Learn Tai Chi for Seniors: Tips and Strategies


Tai chi has been nicknamed the ‘longevity exercise’. And it’s never too late to get some longevity and to start tai chi. Here are some tips and strategies on how to learn tai chi for seniors.
senior tai chi

Start Anytime. No one should let age be an obstacle for beginning tai chi. Over half the practitioners start tai chi after the age of 50.

While you may not experience the same lifespan as the Chinese hero, Peng Su, who lived to be 800 years (even documented in imperial records), it’s possible to age gracefully and to improve your health through tai chi.




tai-chi-class beach
Take some tai chi classes. Learn tai chi and meet some interesting people. Sign up for a tai chi class or two, if you’re not currently enrolled.

Anyone who’s been to one can attest that tai chi classes attract individuals with a range of personalities, ages, and characters. Classes are a great place to meet folks, younger and older, with similar health and relaxation interests.

Use tai chi to help structure your day. Some find life after retirement to be incredibly fulfilling, while others are a bit bewildered without a daily job to wake up to. A regular tai chi practice can help to structure your day while improving health and longevity. Establish regular practice times and do your best to stick to them.

Don’t forget the 70% rule. The 70% rule applies to all tai chi practitioners: only do 70% of what you can do. This rule of moderation is especially important for seniors, whose bodies aren’t able to recover as quickly from strain or injuries.

Don’t push your body. If you have pain in an area, only do 70% of what you can do before you start to feel pain or discomfort. Trying to do more will create stress and tension in your body, and may even lead to physical injury.

Abiding by the 70% rule will give your body a chance to heal and to regain mobility.

tai chi elbow extension
Focus on Your Legs. Unfortunately, growing older also brings a growing risk of falling because of balance and coordination issues. Tai chi, especially in conjunction with simple leg weight shifting exercises can help with both balance and coordination.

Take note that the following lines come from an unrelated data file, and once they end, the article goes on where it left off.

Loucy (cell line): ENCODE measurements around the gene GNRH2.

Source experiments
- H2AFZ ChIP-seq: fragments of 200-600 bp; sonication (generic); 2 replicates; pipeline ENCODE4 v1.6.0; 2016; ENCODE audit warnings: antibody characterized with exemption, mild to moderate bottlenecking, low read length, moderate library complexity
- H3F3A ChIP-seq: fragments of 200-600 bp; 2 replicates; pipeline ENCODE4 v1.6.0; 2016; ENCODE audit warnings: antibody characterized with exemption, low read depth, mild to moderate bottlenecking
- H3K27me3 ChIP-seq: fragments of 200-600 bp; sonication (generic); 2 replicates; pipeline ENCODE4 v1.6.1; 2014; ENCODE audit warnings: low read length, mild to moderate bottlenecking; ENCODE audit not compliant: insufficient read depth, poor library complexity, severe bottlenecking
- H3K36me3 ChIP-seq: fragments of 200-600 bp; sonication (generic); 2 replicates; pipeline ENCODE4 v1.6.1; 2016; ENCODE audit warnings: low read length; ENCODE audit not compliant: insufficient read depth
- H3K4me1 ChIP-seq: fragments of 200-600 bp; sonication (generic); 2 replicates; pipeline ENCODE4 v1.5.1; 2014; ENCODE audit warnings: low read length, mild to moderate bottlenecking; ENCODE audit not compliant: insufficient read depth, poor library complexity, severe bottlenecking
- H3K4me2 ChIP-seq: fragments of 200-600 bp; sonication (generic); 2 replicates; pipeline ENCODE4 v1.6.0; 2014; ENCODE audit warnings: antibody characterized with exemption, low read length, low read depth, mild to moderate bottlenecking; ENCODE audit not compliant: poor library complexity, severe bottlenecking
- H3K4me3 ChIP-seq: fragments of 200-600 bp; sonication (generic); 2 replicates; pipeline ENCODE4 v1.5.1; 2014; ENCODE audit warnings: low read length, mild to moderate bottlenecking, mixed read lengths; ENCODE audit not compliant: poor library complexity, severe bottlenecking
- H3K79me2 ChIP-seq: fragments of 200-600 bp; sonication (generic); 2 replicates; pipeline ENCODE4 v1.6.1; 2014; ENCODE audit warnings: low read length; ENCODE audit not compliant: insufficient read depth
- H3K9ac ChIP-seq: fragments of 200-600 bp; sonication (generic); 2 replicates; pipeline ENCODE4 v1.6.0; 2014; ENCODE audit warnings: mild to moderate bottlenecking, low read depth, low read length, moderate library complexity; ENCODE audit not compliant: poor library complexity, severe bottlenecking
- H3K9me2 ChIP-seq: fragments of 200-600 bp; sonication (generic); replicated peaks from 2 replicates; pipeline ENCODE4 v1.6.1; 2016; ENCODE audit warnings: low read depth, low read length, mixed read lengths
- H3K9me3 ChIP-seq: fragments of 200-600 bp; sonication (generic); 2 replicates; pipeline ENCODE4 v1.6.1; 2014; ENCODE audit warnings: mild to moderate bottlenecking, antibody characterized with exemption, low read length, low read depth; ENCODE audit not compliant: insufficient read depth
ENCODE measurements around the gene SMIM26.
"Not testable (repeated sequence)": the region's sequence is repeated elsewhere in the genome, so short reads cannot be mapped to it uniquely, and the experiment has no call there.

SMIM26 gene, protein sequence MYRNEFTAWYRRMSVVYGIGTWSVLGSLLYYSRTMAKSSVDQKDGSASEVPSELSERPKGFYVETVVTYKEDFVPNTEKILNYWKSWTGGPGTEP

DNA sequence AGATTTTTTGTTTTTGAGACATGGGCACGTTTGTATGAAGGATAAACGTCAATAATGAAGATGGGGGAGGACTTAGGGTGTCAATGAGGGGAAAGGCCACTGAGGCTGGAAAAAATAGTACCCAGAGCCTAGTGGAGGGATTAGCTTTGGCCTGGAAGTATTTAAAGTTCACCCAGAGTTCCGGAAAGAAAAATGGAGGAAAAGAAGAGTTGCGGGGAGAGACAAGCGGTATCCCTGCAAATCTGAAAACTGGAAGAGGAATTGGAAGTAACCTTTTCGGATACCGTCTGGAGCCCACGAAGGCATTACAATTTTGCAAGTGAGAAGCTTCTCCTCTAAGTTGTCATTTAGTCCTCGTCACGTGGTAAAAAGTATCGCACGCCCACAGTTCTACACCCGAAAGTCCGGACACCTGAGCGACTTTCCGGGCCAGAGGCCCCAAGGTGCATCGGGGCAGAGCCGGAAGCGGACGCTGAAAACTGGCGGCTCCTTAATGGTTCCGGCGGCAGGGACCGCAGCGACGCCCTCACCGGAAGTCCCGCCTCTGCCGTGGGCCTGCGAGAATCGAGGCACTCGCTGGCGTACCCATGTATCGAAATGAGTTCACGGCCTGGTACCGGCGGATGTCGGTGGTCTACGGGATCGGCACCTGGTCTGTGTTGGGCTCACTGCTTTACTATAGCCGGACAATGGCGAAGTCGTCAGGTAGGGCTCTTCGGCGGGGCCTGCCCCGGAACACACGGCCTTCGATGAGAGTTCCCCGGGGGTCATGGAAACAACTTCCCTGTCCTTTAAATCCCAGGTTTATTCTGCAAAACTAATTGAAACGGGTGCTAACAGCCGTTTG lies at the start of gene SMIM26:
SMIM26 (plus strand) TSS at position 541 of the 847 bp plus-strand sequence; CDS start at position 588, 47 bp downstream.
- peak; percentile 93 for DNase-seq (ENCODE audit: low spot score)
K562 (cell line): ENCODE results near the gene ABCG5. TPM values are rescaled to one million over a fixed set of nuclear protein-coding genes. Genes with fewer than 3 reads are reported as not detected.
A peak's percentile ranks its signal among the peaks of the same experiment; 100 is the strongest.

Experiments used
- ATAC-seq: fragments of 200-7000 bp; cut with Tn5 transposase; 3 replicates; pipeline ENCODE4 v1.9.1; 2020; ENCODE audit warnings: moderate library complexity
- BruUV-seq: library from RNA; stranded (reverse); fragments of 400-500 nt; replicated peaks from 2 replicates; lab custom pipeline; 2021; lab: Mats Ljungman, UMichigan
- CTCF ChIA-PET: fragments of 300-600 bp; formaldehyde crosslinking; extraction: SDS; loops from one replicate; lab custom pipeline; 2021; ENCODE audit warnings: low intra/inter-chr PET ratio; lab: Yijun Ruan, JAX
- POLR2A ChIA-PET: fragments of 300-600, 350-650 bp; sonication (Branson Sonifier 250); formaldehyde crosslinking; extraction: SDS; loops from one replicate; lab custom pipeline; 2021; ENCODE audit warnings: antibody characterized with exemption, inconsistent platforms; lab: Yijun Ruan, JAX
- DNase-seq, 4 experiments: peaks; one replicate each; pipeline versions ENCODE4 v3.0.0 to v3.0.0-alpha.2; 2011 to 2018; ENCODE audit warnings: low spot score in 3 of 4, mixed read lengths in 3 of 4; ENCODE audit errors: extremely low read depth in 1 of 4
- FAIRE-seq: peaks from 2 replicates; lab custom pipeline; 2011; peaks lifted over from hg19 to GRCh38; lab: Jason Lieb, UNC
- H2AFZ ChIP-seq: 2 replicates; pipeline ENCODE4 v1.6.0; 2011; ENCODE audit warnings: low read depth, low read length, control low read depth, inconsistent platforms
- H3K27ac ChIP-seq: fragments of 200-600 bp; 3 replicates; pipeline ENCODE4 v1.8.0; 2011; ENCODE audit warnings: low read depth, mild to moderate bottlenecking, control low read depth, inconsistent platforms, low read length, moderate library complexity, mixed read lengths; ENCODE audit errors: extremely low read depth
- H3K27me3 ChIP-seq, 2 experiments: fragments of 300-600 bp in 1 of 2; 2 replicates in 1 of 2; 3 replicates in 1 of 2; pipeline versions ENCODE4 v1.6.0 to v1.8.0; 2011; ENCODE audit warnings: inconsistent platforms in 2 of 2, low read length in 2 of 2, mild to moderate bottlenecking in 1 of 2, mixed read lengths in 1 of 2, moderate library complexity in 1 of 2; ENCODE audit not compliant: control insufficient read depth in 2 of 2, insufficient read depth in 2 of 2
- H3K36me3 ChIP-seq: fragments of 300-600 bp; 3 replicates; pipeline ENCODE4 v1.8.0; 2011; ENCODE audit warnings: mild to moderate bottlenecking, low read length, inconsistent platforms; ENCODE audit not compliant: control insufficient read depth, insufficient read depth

Medical researchers have confirmed that regular tai chi practice can reduce both seniors’ risk of falling as well as their fear of falling. Focus on energy flow to and from the legs to improve your balance and mobility.

Take breaks or sit down. If you’re feeling a bit dizzy or unsteady, don’t try to push through. Take a short break before continuing.

After a pause, try sitting down and continuing through the form. Or, simply excuse yourself from the rest of the class. Don’t feel bothered or self-conscious about this. Simply listen to the limits of your body.

Have gentle goals. Don’t try to learn and to practice too many new moves. Understanding and retaining a few new moves each month can be a reasonable goal.

Be realistic. Decide what’s in your current range of abilities, and not what you could have done in your 20s. The slow but steady approach wins the tai chi race.

Tai Chi for Life. Boredom and isolation can be afflictions of old age, but they don’t have to be a part of your life. Tai chi can help with both, along with clear health perks to top it off.



Next: Read about warm ups and tai chi exercises for beginners.



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